David Etheridge is a member of FGC's Institutional Assessment Implementation Committee and wrote this piece for the September 2020 Vital Friends eNewsletter, which was originally planned to have a theme about Quaker meeting houses. Though many Quaker communities are worshipping online, through socially-distanced outdoor gatherings, or through a combination of the two at the time this piece was written, the ideas David describes below are worth reflecting on now and in the months to come as Friends consider how Quaker meeting houses and worship spaces can become more welcoming and inclusive of everyone who comes into them.
At least three characteristics of our meeting houses and worship spaces can influence our efforts to be an anti-racist faith community— location, interior design, and interior décor.
Owing to our long history of residential segregation, the location of our meeting houses can affect how easy it is to attend Meeting for Worship. Many Friends have chosen locations in segregated, mostly white neighborhoods because those locations are more convenient to their mostly white membership. Residential segregation means such locations are often much less accessible to people living in segregated mostly non-white neighborhoods.
In some instances, Quaker communities that are choosing a new location have prepared maps showing the location of homes of current members and attenders to inform their search. Friends need to prioritize finding locations that are accessible by their entire community—not just the white part of that community.
When meeting houses are already located in segregated, mostly white neighborhoods, Friends should not give up on addressing the racial barrier that their location creates. On their website or Quaker Finder listing, Quaker meetings and churches can ask visitors to communicate their interest and any challenges they face in attending worship in-person (or virtually). Then Friends can work on solutions to help make the trip easier for them. There are often regular attenders who have long commutes to their meeting house or worship space that take them through segregated, mostly nonwhite neighborhoods. Those attenders can could coordinate car rides for interested visitors from those neighborhoods. Your meeting or church can also create and advertise a shuttle service from public transit pickup points.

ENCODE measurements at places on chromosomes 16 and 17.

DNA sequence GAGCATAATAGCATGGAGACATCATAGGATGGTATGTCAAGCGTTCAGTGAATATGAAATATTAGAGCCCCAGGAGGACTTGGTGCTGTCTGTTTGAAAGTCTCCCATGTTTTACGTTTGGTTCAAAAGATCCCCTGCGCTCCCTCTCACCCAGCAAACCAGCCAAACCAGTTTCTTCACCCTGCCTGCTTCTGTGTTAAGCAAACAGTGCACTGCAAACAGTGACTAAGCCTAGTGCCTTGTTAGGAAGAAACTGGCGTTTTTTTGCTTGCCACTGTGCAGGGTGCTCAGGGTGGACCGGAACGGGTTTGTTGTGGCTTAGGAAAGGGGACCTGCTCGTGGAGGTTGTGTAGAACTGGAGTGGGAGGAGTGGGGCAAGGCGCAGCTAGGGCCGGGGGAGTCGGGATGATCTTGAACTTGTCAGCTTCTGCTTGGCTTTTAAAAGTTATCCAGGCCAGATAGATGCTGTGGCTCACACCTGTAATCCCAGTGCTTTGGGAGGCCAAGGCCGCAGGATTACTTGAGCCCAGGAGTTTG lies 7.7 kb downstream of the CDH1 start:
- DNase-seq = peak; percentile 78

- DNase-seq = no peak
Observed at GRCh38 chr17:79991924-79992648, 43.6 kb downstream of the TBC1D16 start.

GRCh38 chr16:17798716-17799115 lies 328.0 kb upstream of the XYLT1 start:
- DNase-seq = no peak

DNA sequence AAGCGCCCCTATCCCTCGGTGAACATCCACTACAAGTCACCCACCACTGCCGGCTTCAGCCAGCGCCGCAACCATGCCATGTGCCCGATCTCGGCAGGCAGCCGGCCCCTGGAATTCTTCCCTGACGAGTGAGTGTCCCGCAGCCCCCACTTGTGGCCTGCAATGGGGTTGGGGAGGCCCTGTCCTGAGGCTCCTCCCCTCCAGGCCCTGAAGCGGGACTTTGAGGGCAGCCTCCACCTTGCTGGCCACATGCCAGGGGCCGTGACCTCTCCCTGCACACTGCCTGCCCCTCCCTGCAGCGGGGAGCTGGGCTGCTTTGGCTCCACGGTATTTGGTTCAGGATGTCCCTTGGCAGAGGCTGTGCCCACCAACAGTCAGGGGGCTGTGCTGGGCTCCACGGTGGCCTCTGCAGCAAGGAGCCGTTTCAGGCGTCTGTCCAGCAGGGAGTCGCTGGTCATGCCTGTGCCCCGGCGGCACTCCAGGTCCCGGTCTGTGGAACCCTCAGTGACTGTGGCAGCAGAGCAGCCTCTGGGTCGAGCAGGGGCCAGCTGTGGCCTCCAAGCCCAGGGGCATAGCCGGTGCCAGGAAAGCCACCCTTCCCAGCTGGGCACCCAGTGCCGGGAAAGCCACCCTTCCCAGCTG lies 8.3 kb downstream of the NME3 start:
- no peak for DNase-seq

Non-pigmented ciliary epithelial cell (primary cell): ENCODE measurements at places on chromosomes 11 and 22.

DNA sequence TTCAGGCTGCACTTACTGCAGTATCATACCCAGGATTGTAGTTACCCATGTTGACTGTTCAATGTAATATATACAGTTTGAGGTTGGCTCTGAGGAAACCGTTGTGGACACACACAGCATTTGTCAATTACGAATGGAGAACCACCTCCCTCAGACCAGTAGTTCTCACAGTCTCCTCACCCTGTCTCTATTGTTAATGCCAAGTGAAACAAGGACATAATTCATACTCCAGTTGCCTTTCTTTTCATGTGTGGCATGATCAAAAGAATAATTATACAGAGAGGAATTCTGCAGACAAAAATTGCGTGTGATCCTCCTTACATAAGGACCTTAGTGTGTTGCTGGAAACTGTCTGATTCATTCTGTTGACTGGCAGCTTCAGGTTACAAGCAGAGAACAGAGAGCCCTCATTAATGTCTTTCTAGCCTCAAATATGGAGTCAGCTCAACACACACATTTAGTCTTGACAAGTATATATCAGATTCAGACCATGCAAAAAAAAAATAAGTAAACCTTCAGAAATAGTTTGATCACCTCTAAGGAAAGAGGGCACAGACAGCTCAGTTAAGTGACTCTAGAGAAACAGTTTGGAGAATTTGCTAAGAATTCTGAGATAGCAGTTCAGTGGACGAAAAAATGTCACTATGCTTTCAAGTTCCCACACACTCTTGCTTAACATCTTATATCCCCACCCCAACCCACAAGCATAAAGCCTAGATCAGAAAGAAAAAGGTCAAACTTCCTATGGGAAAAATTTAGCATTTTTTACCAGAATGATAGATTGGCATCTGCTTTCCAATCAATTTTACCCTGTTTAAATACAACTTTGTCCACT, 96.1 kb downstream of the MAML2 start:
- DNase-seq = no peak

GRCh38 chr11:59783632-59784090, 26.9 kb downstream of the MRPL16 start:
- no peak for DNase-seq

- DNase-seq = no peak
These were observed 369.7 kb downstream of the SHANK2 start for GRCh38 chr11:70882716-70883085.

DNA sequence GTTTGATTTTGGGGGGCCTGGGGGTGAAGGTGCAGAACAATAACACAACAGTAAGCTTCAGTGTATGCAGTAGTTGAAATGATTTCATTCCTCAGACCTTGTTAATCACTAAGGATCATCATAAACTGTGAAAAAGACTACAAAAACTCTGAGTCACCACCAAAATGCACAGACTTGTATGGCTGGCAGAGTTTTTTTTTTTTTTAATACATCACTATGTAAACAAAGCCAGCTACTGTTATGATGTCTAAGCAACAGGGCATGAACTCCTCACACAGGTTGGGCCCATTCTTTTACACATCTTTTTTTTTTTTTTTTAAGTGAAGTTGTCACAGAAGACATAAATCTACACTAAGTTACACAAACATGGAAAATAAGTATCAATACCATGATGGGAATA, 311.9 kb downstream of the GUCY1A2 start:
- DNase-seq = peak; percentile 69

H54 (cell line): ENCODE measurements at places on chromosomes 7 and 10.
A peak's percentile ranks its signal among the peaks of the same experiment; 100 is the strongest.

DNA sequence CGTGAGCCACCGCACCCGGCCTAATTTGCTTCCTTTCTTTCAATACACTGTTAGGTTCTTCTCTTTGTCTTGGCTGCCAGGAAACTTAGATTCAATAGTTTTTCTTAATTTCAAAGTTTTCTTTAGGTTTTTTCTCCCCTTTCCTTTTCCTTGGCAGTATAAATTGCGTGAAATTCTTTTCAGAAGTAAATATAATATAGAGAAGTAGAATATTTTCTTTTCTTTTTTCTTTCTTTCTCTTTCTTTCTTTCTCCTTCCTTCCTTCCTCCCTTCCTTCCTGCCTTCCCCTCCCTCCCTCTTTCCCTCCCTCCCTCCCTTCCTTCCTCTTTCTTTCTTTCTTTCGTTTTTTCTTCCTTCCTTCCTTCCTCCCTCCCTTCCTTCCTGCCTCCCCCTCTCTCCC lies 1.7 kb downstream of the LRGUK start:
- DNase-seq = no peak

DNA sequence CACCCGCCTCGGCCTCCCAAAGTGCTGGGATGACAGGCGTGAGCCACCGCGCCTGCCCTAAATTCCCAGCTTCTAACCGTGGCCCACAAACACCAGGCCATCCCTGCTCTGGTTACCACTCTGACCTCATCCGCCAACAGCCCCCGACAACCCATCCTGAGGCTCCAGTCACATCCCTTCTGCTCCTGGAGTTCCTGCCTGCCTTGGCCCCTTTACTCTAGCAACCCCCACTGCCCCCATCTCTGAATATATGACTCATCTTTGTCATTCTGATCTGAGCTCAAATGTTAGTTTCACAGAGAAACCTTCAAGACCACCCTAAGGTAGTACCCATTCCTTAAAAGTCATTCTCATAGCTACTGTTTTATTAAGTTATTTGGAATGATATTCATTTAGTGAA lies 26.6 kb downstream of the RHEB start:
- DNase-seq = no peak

Even if potential visitors do not accept your offer to carpool or take advantage of the shuttle service, advertising these options communicates that your monthly meeting or church is not only welcoming in theory, but is willing literally to go the extra mile to make the welcome real. Making that effort publicly can also encourage those already active in the life of your Quaker community to be more welcoming and committed to lowering existing racial barriers.
A Black visitor once suggested to me that our Meeting should adopt the practice of many mostly Black congregations of greeting visitors at the beginning of the worship rather than at the end as is the custom in most Quaker congregations. She said she found herself uneasy sitting among a group of silent and solemn Quakers for an hour. Asking visitors to introduce themselves at the beginning could help both visitors and other members of the congregation appreciate each other’s humanity as they enter worship.
I have explored that idea with other Friends, who raised objections. Some thought introductions at the beginning would interfere with the frame of mind they need to begin worship. Others raised practical concerns that Friends enter worship over several minutes and would miss introductions that were at the beginning.
Some meeting houses, however, are designed so that there is a reception area where regular attenders and visitors can meet and get to know one another before the start of Meeting for Worship. Those for whom human interaction immediately prior to worship undermines their worship experience can go directly into the worship space. To work best, there needs to be some distance or sound barrier between the reception area and the worship space.
Friends Meetings working to become anti-racist faith communities need to examine what the images on the walls of their meeting house or worship space might communicate to visitors who are Black, Indigenous, or People of Color. Most European artists have depicted Jesus and other religious figures as ethnically like themselves and their neighbors rather than base their art on what is known about the ethnicity of the historical figures they depict. Compare this European painting of the meeting of Elizabeth and Mary with this more recent painting.
Classic Quaker paintings tend to communicate their messages through a distinctly white lens. Edward Hicks’ “peaceable kingdom” paintings, for example, portray in the foreground carnivorous animals coexisting with white children while portraying at a distance Native Americans in conversation with a group of white Quakers. African American artist Horace Pippin from West Chester, PA. has painted in a similar style a depiction of the same Bible passage that is not through a white lens.
The Quaker classic “The Presence in the Midst” depicts both Quakers and Jesus as white. In the painting “None Shall Make Them Afraid,” armed and potentially dangerous Native Americans are contrasted with the peaceful white Quakers. It can be helpful to consider both artwork and photographs displayed in the Meetinghouse for what they may be communicating to visitors as well as regular members and attenders about who belongs in the community.
- What other elements of our meeting house or worship space can support our efforts to become actively anti-racist? (Hint - look at your meeting's library!)
- How do we achieve right relationship with the Indigenous groups whose land our meeting house or worship space is on?